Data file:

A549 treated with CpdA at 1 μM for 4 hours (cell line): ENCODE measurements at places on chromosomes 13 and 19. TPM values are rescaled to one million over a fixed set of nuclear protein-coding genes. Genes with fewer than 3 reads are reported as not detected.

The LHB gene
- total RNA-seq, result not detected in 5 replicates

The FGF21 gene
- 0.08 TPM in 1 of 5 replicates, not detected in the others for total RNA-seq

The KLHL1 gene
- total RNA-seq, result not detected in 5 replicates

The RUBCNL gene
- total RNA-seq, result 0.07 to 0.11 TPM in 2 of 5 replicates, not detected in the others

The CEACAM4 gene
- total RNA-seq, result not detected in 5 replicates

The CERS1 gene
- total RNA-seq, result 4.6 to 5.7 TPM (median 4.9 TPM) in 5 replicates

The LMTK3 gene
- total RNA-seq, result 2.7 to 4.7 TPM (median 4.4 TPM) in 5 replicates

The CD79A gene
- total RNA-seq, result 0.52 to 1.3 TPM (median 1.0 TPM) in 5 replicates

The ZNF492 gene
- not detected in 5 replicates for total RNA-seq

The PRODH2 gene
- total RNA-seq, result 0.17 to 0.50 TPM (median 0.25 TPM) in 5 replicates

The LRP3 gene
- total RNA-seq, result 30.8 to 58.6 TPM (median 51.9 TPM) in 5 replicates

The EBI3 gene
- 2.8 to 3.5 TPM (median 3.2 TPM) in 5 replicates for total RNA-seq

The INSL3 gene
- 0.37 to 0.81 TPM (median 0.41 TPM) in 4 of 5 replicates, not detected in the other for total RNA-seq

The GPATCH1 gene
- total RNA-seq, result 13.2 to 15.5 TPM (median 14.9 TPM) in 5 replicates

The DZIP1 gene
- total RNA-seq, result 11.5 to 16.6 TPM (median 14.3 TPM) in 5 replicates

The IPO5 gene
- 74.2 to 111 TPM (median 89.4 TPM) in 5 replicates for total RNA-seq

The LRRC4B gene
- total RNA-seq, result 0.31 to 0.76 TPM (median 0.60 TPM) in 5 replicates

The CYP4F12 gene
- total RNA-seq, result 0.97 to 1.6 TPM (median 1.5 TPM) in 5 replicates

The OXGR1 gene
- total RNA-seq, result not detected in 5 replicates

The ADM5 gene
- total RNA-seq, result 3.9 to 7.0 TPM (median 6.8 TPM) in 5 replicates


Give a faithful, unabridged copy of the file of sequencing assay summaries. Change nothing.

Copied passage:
A549 treated with CpdA at 1 μM for 4 hours (cell line): ENCODE measurements at places on chromosomes 13 and 19. TPM values are rescaled to one million over a fixed set of nuclear protein-coding genes. Genes with fewer than 3 reads are reported as not detected.

The LHB gene
- total RNA-seq, result not detected in 5 replicates

The FGF21 gene
- 0.08 TPM in 1 of 5 replicates, not detected in the others for total RNA-seq

The KLHL1 gene
- total RNA-seq, result not detected in 5 replicates

The RUBCNL gene
- total RNA-seq, result 0.07 to 0.11 TPM in 2 of 5 replicates, not detected in the others

The CEACAM4 gene
- total RNA-seq, result not detected in 5 replicates

The CERS1 gene
- total RNA-seq, result 4.6 to 5.7 TPM (median 4.9 TPM) in 5 replicates

The LMTK3 gene
- total RNA-seq, result 2.7 to 4.7 TPM (median 4.4 TPM) in 5 replicates

The CD79A gene
- total RNA-seq, result 0.52 to 1.3 TPM (median 1.0 TPM) in 5 replicates

The ZNF492 gene
- not detected in 5 replicates for total RNA-seq

The PRODH2 gene
- total RNA-seq, result 0.17 to 0.50 TPM (median 0.25 TPM) in 5 replicates

The LRP3 gene
- total RNA-seq, result 30.8 to 58.6 TPM (median 51.9 TPM) in 5 replicates

The EBI3 gene
- 2.8 to 3.5 TPM (median 3.2 TPM) in 5 replicates for total RNA-seq

The INSL3 gene
- 0.37 to 0.81 TPM (median 0.41 TPM) in 4 of 5 replicates, not detected in the other for total RNA-seq

The GPATCH1 gene
- total RNA-seq, result 13.2 to 15.5 TPM (median 14.9 TPM) in 5 replicates

The DZIP1 gene
- total RNA-seq, result 11.5 to 16.6 TPM (median 14.3 TPM) in 5 replicates

The IPO5 gene
- 74.2 to 111 TPM (median 89.4 TPM) in 5 replicates for total RNA-seq

The LRRC4B gene
- total RNA-seq, result 0.31 to 0.76 TPM (median 0.60 TPM) in 5 replicates

The CYP4F12 gene
- total RNA-seq, result 0.97 to 1.6 TPM (median 1.5 TPM) in 5 replicates

The OXGR1 gene
- total RNA-seq, result not detected in 5 replicates

The ADM5 gene
- total RNA-seq, result 3.9 to 7.0 TPM (median 6.8 TPM) in 5 replicates